Figure 6.

 Growth of Pseudomonas syringae pv. tabaci (a) and ammonia concentration (b) in zones 1–4 (Fig. 1) of wildtype Nicotiana benthamiana leaves. Values are the means ± SE.

To detect the putative activity of tabtoxin, the level of ammonia, a product of tabtoxin activity, was measured. An increase in ammonia was observed in zone 1 at 24 hpi and in zone 2 at 48 hpi, which continued to increase over time after inoculation (Fig. 6b). However, there was no significant increase in ammonia in either zone 3 or 4 during the experiment.

Disease progression in Nicotiana benthamiana expressing Pto

Localized necrosis due to the HR occurred at 16–18 hpi when P. syringae pv. tabaci expressing avrPto was infiltrated into leaves of N. benthamiana expressing Pto. Unlike the compatible interaction, the necrotic area did not expand after it appeared in the incompatible interaction.

Altered regions of NPQ could be detected in the infiltrated areas by 3 hpi, whereas altered regions of Fv/Fm and inline image were not observed until 6 and 12 hpi, respectively (Figs 7 & 8). Therefore, NPQ was the most sensitive measure of damage in the incompatible interaction, as it was in the compatible interaction. Both the compatible and incompatible interaction were also similar in that the images detected an effect by the pathogen before visible necrosis, and the area that was first affected was the site of inoculation (zone 1) followed by an area of approximately 0·5 cm around the inoculation site (zone 2). However, the incompatible interaction differed, in that zone 2 did not become necrotic as in the compatible interaction, even though chlorophyll a fluorescence parameters were altered. Also, no distinct zone 3 developed in leaves with the avirulent strain (Figs 7 & 8).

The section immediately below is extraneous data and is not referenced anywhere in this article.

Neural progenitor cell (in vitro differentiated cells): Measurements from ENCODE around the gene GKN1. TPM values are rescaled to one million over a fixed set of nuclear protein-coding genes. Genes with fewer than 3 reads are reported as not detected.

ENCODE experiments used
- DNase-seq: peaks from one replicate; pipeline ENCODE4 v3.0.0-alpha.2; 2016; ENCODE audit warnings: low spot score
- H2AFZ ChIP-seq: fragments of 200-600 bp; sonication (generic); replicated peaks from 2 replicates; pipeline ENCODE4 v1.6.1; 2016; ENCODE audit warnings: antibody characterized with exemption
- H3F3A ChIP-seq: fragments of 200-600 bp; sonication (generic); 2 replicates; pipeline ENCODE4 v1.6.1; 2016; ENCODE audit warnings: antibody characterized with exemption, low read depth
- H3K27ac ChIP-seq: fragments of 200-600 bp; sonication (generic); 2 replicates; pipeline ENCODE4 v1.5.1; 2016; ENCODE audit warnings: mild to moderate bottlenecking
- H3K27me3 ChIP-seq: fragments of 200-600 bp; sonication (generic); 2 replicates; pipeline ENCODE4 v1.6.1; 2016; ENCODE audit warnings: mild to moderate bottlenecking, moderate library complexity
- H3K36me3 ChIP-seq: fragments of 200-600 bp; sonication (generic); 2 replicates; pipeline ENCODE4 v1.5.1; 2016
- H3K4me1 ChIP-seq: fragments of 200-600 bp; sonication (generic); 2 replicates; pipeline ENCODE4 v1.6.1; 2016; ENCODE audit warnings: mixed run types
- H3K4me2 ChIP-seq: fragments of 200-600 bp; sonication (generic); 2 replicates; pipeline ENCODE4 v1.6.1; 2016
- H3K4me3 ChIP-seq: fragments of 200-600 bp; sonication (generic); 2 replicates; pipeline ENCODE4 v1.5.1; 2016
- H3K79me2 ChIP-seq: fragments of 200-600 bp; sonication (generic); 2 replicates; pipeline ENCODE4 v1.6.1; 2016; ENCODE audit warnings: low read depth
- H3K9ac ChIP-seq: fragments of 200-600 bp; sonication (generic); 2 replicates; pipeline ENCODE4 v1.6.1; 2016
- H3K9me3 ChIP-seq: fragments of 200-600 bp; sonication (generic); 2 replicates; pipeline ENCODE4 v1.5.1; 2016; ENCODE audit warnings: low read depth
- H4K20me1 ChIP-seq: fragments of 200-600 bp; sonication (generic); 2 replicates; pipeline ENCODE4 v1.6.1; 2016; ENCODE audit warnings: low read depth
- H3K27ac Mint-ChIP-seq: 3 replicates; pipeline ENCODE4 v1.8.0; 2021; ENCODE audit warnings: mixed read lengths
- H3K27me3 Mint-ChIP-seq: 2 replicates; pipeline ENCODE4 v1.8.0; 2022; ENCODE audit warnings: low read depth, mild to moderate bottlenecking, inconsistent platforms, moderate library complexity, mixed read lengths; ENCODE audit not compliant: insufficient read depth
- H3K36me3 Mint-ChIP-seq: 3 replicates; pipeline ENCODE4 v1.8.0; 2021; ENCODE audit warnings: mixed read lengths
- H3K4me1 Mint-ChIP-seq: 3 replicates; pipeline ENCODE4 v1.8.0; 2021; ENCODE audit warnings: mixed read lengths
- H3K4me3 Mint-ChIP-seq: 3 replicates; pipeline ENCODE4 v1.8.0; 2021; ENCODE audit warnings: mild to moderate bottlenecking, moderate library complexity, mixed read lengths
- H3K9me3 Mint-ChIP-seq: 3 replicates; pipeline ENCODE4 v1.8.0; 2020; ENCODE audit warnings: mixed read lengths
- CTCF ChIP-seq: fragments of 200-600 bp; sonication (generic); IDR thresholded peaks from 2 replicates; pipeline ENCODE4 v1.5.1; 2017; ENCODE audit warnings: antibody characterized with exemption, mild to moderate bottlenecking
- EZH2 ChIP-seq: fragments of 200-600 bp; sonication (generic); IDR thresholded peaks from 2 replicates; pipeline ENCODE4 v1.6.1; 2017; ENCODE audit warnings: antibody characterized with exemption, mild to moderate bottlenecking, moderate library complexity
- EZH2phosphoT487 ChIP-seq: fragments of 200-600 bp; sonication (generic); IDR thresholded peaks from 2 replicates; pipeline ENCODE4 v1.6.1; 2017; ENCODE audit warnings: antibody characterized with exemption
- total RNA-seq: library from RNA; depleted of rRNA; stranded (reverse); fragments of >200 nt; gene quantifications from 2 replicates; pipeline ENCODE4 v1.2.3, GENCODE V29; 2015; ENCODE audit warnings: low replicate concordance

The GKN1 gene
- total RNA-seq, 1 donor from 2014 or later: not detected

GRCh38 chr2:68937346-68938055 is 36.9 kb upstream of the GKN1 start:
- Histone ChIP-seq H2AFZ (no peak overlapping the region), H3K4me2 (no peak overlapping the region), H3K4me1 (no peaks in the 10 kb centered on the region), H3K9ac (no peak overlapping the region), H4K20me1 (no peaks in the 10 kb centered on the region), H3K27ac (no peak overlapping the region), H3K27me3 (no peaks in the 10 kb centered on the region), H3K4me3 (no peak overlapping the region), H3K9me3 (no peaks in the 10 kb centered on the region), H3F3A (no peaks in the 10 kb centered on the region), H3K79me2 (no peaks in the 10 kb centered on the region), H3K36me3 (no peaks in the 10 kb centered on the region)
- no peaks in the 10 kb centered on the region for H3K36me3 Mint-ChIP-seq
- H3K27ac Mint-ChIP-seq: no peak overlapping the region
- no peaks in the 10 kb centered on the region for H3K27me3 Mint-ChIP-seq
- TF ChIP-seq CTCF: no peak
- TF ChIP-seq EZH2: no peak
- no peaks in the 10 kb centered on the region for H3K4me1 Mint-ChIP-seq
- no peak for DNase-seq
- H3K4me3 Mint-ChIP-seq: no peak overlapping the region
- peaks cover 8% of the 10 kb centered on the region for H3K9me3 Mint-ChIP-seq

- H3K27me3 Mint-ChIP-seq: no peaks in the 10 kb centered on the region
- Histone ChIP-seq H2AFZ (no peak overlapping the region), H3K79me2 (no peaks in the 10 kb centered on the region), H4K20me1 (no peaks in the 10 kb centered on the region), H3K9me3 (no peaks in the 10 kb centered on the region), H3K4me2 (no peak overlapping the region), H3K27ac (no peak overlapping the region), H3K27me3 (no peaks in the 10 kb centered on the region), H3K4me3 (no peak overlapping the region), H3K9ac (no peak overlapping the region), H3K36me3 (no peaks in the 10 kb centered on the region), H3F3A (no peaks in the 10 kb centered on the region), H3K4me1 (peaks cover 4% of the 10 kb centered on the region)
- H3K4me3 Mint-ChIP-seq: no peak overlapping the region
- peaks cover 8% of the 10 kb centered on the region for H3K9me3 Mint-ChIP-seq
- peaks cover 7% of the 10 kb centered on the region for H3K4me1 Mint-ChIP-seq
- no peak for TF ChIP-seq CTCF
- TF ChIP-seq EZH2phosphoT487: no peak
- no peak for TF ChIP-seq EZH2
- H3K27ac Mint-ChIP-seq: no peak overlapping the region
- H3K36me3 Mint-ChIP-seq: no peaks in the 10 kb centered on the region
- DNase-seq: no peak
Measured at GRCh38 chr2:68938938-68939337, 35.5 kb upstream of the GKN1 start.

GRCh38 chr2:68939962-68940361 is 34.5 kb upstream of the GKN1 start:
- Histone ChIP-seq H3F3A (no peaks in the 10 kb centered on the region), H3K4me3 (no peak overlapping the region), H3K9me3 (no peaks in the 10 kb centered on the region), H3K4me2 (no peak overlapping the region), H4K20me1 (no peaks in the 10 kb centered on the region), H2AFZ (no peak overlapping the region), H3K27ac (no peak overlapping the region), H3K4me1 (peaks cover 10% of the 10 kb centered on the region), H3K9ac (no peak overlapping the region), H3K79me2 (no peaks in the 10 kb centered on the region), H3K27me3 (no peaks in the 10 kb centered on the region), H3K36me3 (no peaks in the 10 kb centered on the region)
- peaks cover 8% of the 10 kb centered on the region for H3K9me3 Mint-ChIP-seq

Figure 7.

 Chlorophyll a fluorescence images of a Nicotiana benthamiana leaf expressing Pto at 3, 6, 9, 12, 24, 36, 48, 72 and 120 hpi with Pseudomonas syringae pv. tabaci expressing avrPto. The chlorophyll a fluorescence parameters were Fv/Fm (a1–a9), inline image (b1–b9), NPQ (c1–c9). False colour code is depicted at the bottom of each image along with palette range histograms.

Figure 8.

 Quantification of Fv/Fm, inline image and NPQ in zones 1–4 (Fig. 1) of Nicotiana benthamiana leaves expressing Pto at 12, 24, 48 and 96 hpi infiltrated with buffer (a, c & e) or Pseudomonas syringae pv. tabaci expressing avrPto (b, d & f). Values are the means ± SE.

Quantification of the FluorImager images based on zones 1, 2 and 4, as well as an area corresponding to zone 3 in the compatible interaction, showed that Fv/Fm, inline image and NPQ values for zones 1 and 2 had begun to diverge from zone 4 at 3 hpi (Fig. 8). The decline in NPQ was faster before necrosis appeared at 16–18 hpi, while the decline in Fv/Fm and inline image was the same or faster after necrosis appeared. Chlorophyll a fluorescence values for zones 3 and 4 were never significantly different. In mock-inoculated leaves, there were no changes in Fv/Fm, inline image and NPQ over time.